3. I have played Link’s Awakening DX, but not the original version. I find it ironic that this article describes aspects of the game which inspired Legend of Zelda: Ocarina of Time, as I had played a version of the game which seemed to be released to capitalise on the success of the later game (in fact, I thought some elements were added to make the game more similar to the more well-known game). I never knew how this game fitted into the series, I had just assumed it was a standalone adventure. I found the idea of Koholint Island to be quite interesting, although the ending did seem to affect the adventure slightly, and enjoyed the way different terrains were used in the design. I agree the dungeons seem to be ways of using the items collected in them and I enjoyed the different designs. I also liked the side-quests and how characters developed while completing them (like the ghost wanting to visit his old life). I enjoyed finding the photo opportunities which were introduced in the DX version of the game. One irritating part of the game is the constant switching of items between the two buttons. I agree with the statement about the music, the music was effective (despite the sound quality), particularly the dream Link enters to find the ocarina.
    What were the mystical aspects of the game? What philosophical parts were there? I was interested to see a link to Shakespeare and I never realised there was another ending.

    Liked by 1 person

    • Thanks for your sizable comment! I’m happy to hear you enjoyed playing Link’s Awakening on the DX. It’s fascinating to hear about the perspective that Awakening came after Ocarina. It would seem to borrow elements that way and not the other way round. Glad you learned something reading this post! That’s what we’re here for!
      It’s my favorite Zelda game, like I mentioned. It’s a very fascinating entry in the franchise, though the unfortunate switching of items was a symptom of the early game mechanics.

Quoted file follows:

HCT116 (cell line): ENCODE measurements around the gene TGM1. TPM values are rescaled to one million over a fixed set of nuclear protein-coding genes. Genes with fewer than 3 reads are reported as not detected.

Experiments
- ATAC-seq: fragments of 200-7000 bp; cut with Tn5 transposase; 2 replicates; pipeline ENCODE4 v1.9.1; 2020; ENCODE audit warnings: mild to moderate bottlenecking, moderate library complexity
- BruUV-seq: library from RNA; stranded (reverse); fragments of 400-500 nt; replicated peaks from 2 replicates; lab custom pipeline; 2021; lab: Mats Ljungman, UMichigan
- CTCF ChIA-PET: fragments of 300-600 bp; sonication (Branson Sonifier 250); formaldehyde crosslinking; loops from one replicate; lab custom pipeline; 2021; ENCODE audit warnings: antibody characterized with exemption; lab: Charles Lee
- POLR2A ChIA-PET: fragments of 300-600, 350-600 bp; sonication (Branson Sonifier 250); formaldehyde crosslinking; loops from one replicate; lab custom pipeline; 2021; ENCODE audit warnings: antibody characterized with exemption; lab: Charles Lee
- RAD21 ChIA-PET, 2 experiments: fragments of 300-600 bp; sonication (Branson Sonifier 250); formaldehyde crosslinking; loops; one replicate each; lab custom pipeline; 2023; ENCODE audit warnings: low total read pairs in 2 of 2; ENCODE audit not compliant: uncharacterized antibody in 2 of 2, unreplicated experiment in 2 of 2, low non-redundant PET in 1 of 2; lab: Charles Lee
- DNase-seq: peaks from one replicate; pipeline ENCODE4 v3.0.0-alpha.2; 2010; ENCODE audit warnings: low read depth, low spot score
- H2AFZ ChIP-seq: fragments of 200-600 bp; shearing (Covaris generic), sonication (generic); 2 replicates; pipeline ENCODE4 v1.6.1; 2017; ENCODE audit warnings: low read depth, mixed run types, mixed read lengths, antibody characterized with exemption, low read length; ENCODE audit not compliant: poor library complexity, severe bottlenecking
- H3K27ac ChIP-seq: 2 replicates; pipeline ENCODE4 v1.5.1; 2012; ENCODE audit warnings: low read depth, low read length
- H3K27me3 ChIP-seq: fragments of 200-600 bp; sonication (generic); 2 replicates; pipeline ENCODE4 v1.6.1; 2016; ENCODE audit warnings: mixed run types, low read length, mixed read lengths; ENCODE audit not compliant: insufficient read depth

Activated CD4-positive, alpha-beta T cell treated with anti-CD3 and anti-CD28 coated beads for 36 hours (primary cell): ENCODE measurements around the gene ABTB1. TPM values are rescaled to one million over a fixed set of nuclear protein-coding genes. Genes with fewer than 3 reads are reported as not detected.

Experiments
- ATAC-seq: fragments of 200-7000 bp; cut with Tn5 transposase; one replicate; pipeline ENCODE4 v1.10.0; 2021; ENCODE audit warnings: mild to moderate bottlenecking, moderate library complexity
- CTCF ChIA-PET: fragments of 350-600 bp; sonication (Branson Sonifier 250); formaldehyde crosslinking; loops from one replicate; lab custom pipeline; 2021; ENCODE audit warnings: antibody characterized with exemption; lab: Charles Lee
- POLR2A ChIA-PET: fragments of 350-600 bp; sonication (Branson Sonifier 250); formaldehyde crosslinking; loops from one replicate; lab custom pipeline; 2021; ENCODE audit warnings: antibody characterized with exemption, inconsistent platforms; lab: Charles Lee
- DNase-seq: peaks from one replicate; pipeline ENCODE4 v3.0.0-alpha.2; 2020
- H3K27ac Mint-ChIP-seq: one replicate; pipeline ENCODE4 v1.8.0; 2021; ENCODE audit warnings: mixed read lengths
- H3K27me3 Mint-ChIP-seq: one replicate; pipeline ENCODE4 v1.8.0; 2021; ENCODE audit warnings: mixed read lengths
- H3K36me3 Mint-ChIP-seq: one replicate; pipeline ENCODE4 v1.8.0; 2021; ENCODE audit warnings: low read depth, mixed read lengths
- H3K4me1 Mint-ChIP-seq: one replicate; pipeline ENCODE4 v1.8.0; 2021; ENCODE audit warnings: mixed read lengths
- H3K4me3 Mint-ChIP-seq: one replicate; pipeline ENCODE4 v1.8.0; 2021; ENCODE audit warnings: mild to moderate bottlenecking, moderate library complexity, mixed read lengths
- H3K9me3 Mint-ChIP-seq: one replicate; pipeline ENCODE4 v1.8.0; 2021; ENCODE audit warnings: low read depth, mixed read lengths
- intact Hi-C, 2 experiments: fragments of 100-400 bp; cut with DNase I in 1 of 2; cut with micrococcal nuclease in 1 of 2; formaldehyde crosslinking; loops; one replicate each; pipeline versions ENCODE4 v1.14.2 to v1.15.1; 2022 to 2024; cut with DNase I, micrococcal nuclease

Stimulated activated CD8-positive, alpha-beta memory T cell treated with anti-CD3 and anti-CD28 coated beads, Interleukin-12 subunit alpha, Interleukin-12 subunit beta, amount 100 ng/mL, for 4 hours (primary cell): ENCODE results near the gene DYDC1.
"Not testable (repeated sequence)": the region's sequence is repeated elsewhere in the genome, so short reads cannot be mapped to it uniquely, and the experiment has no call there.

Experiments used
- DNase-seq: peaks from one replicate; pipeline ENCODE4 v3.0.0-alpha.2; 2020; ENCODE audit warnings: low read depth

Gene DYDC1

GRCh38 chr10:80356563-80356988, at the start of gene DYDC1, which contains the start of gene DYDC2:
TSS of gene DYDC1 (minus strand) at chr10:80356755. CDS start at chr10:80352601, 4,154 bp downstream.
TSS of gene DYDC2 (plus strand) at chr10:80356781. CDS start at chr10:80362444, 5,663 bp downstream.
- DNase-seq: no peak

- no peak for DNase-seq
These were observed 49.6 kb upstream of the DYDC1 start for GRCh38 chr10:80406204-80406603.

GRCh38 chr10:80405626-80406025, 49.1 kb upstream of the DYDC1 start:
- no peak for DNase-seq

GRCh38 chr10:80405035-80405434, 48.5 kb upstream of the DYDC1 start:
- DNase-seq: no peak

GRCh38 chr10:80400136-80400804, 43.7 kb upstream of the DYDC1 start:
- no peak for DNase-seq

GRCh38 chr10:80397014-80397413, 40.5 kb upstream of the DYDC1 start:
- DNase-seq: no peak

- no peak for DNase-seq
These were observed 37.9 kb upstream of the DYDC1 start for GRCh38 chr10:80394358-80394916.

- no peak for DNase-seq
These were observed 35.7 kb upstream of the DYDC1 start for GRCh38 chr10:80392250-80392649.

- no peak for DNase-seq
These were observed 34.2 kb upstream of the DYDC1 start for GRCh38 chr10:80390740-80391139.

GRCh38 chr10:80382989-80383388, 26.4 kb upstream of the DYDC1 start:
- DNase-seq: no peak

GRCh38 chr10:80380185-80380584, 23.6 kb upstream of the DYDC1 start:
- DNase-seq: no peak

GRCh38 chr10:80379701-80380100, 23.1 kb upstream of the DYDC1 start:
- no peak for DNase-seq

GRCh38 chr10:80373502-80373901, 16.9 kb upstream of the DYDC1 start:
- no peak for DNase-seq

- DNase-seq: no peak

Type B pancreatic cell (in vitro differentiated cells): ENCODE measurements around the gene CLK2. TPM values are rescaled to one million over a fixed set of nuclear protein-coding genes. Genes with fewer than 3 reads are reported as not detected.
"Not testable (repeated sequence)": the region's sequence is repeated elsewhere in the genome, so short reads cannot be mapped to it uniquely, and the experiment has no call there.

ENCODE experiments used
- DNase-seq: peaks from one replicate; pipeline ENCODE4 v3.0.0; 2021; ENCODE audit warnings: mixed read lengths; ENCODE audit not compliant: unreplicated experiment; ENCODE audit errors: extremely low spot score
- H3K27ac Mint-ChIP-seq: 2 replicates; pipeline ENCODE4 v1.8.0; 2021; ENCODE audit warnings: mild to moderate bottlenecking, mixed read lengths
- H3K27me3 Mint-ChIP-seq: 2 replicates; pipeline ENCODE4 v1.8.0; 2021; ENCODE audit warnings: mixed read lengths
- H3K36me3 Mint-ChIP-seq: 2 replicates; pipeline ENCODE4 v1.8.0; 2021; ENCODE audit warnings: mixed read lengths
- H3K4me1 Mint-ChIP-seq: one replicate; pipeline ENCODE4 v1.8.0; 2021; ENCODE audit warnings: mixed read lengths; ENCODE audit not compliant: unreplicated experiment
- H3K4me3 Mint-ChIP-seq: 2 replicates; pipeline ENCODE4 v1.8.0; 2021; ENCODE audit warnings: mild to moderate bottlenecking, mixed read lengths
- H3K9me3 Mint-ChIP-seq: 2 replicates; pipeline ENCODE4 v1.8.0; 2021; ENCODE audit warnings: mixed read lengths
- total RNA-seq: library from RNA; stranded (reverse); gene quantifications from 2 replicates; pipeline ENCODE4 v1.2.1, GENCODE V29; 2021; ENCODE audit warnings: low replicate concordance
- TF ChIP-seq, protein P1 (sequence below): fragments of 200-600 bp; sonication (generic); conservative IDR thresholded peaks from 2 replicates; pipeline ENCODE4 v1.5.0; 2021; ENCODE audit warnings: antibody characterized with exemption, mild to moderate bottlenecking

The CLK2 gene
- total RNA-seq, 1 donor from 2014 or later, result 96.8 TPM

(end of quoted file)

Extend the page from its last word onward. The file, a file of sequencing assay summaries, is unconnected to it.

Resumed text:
As far as the mystical aspects of the game, I was thinking of the Owl, a physical manifestation of the Wind Fish’s consciousness, which would be something like a spiritual avatar. And then there’s the Wind Fish itself, an undefined entity of some sort unlike anything we’ve seen in the franchise before or since. These quasi-religious mythical ideas are what I’d refer to as mystical, and they’re slightly different than what we’d seen so far in Zelda with fairly standard fantasy elements before then: goblins, wizards, monsters, etc.
      The philosophical parts would definitely the concepts of dream sharing or of being the only true Self and everything else is an illusion. This bridges into what’s known as Sollipsism, the idea that only your own person is sure to exist. The movie Inception played around with the idea that people in a dream world are “projections” of the unconscious mind. So in the case of Link’s Awakening, we find out that both the Wind Fish and Link are asleep. Was everyone else on the isle a projection, only Marin became real at the end? Or was the Wind Fish even sleeping at all, as we understand it, or giving Link the dream? Or at what point did Link really fall asleep? Were they sharing the same dream, and in what sense, and who was really real? Many of those step into philosophical territory, which again is different from the three games which came before that dealt primarily with simple good v evil.
      And finally, I put the Shakespeare quote there because we are supposed to be The Well-Red Mage, after all! Thanks for your thoughts!

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      • I found your arguments quite interesting. The owl does seem like a physical manifestation of the Wind Fish’s subconscious, with him leading the hero to save the Wind Fish’s mind. It is interesting that the Owl seems to be more knowledgeable about the island and recent events than any other character. It also makes me wonder what causes Animal Village to appear.
        I was also interested by the statements about the philosophical ideas that arise from the ending. How would Link enter the island after the shipwreck?
        I noticed another strange aspect of the game. The structure of the story seems to be resemble a general fantasy story. The hero having to explore dangerous dungeons to retrieve powerful items, with references to a powerful, mystical creature. Unlike many fantasy stories, there is less sense of urgency than other stories. There is no pressing need for Link to leave the island and there is no threat. For much of the game, there is no villain. There is no enemy threatening to destroy the island, so the quest seems to have a lazy and clam feel to it.

        Liked by 1 person

        • The Owl actually does say he’s the Wind Fish’s spirit, part of it at least. That would explain why the Owl knows everything about the isle but seems indifferent to the people there, since it knows they’re illusions in a dream.
          We could assume that Link began dreaming shortly after the shipwreck, where we found him at the end floating on a board, waking up.
          I found your statement about the lack of a sense of urgency to be fascinating. I’d never realized that myself. This isn’t about saving the world or anything. It has the sort of aimless wandering that a dream has.